Oliver Smithies:[00:00:00] Here we are, August 12th, 1992, beginning and ending February of 1993, book psi. Labeling of oligos, but the little airplane note at the beginning CFII renewed for two years. That’s 35 flight-in flight instructor, flight instructor of an instrument renewed for two years on the basis of a graduation from refresher course, graduating from a refresher course. Trying to label the oligo, [00:01:00] beginning on the end of previous book. First attempts at labeling. Very borderline counts. Why I have this labeling I have to find out, by going back, why the labeling was being done.
These experiments were really a little bit wild in the sense that I thought that if I had mismatched DNA, that that might encourage recombination, so the idea was therefore to make sequences that didn’t match completely, and to do that, it was helpful to have a [00:02:00] labeled sequence and use that in this type of experiment.
Trying to use the labeled DNA to look for mismatching. Rough test of the mismatch idea on Tuesday, August 18th, page 7, saying that the HPRT oligo hybridizes well, and was well-labeled. The [ollie?] oligo hybridizes correctly but [00:03:00] appears to very poorly labeled, et cetera, so having difficulties in making the idea work, but tested anyway and the result being that a bunch of ratios in the experiments, six experiment varying from 59 to 106, very doubtful if there were any differences. So these are different oligo hybridizations. [00:04:00]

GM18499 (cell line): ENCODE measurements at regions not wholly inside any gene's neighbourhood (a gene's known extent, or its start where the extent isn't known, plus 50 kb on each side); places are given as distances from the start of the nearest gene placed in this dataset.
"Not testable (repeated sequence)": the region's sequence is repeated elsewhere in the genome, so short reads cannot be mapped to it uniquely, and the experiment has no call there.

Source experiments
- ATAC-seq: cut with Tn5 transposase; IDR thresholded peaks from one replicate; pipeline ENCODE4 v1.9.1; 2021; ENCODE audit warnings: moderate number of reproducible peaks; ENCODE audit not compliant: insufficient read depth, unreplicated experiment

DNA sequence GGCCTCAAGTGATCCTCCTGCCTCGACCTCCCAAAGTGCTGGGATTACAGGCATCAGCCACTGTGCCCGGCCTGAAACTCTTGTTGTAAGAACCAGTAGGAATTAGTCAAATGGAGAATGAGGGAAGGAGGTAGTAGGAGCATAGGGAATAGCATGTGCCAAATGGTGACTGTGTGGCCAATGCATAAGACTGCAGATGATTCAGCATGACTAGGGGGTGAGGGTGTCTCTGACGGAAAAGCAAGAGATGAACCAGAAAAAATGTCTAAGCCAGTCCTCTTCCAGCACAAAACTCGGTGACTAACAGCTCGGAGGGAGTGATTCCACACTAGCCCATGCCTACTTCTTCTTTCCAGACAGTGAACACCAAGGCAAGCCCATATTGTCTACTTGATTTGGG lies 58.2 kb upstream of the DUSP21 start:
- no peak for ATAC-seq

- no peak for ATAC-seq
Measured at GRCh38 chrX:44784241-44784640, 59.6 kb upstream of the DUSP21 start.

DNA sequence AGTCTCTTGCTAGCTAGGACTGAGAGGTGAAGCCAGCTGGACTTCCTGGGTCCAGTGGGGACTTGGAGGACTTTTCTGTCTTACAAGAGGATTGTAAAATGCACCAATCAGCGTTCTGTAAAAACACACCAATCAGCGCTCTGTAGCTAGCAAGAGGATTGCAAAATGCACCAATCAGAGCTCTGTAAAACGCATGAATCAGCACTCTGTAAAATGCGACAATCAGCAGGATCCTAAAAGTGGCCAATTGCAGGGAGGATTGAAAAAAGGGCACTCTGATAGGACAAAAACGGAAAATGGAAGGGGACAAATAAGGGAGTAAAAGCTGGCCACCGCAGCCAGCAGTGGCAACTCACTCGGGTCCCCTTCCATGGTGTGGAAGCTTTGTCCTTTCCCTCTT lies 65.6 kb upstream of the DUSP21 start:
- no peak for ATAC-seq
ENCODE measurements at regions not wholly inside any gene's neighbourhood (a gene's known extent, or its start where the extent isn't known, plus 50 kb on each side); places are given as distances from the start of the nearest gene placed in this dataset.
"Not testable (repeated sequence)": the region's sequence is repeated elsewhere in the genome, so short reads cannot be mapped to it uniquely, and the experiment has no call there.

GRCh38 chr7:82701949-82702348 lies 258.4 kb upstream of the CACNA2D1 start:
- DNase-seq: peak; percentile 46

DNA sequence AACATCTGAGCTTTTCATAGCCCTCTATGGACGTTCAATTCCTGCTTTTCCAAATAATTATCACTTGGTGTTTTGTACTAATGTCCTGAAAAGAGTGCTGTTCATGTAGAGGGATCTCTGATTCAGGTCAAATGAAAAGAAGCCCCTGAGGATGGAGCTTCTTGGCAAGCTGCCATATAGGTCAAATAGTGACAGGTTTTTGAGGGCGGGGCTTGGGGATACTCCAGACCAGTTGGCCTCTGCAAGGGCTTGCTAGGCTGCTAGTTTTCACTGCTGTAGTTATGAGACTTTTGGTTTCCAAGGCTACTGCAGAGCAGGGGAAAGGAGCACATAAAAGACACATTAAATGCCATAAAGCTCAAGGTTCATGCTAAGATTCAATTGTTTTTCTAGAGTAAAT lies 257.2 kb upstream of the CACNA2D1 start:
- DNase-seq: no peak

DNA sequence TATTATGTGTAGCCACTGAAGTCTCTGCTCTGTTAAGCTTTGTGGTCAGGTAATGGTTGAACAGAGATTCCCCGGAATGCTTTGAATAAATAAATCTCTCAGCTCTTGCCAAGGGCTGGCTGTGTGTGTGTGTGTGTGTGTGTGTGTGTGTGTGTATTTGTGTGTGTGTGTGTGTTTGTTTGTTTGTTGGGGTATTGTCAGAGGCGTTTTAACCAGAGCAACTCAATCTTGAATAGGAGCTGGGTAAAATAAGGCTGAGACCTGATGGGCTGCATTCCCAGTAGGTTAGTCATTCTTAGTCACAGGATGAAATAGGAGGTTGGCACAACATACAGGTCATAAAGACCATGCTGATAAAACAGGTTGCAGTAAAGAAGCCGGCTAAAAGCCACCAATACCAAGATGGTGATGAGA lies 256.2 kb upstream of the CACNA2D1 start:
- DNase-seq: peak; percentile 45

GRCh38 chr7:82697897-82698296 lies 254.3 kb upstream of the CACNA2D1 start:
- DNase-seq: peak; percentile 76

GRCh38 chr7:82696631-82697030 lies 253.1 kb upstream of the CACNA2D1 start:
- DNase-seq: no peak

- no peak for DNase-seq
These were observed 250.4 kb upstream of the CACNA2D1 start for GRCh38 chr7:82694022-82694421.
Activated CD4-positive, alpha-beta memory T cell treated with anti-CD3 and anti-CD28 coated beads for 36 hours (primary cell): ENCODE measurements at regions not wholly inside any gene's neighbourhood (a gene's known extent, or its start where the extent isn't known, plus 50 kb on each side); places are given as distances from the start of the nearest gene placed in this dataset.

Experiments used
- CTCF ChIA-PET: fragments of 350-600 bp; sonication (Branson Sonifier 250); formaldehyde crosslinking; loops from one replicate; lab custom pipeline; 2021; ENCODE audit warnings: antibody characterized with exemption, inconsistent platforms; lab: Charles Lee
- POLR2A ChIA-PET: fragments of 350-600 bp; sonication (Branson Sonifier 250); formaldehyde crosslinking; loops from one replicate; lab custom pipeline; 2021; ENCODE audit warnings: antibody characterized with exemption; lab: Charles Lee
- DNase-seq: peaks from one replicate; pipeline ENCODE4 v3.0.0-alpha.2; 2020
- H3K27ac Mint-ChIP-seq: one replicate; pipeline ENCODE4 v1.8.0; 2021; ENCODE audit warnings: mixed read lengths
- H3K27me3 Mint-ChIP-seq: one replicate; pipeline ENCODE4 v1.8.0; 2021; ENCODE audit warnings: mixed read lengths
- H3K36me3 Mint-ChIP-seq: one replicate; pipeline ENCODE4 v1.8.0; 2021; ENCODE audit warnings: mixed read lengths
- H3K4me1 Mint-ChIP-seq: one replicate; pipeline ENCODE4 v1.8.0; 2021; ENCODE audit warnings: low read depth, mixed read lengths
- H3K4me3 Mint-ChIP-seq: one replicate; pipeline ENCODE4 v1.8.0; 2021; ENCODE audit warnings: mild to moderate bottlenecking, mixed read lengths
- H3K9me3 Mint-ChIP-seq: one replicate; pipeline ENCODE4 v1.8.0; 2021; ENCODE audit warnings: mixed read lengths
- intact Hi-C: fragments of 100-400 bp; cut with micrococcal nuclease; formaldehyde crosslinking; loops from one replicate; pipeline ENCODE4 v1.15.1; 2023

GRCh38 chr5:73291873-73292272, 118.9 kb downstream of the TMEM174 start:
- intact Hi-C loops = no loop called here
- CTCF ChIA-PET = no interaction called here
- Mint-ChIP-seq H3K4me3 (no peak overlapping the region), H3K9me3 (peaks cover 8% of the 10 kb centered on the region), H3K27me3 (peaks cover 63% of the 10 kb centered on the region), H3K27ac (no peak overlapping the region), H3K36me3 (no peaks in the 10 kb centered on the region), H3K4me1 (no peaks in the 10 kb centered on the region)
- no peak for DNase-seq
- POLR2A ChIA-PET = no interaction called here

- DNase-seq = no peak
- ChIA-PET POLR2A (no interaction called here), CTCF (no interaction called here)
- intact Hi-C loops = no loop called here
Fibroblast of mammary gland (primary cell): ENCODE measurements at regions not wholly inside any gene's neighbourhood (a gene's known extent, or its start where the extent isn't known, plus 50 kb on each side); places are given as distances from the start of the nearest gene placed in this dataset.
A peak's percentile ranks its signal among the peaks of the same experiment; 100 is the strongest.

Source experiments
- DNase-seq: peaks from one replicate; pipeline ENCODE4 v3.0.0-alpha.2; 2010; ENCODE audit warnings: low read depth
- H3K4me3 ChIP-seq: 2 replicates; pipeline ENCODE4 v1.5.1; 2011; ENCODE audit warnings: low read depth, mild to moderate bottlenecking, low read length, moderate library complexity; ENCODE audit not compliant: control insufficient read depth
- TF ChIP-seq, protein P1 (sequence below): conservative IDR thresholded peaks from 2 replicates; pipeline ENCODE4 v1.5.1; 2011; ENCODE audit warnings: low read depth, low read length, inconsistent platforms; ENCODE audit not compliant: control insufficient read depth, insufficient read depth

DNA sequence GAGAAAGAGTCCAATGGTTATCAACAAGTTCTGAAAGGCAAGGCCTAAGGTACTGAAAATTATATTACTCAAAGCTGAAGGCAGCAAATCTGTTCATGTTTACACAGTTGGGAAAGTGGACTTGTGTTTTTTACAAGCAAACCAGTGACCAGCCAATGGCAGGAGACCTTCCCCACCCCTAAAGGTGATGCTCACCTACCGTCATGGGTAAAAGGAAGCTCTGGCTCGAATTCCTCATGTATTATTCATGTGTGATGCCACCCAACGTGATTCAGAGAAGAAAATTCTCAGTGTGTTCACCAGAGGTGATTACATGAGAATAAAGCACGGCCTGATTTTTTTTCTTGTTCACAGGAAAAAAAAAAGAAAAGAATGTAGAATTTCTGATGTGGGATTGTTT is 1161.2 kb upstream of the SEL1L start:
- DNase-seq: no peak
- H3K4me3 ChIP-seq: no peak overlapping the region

Wednesday, September 2nd, page 11 from Frank Dean, a bunch of nice things that he sent me from Sloan-Kettering. Human single-stranded binding proteins, and an ADP-ribose polymerase, et cetera. Frank Dean in Jerry Horowitz’s lab.[00:05:00] Going on with the experiments, Wednesday, September 2nd, an experiment there that said extra reviews had different construct; however the conclusion, “Can’t detect a single-stranded binding by gel or by ES cell,” this was an attempt to see whether KH21, after exonuclease, with or without human, plus or minus human single-stranded binding protein, whether that made any difference, but the ratio of non-homologous to homologous didn’t vary much in these experiments, 35-49. “Can’t detect human SSB by the gel, [00:06:00] or by ES cells.”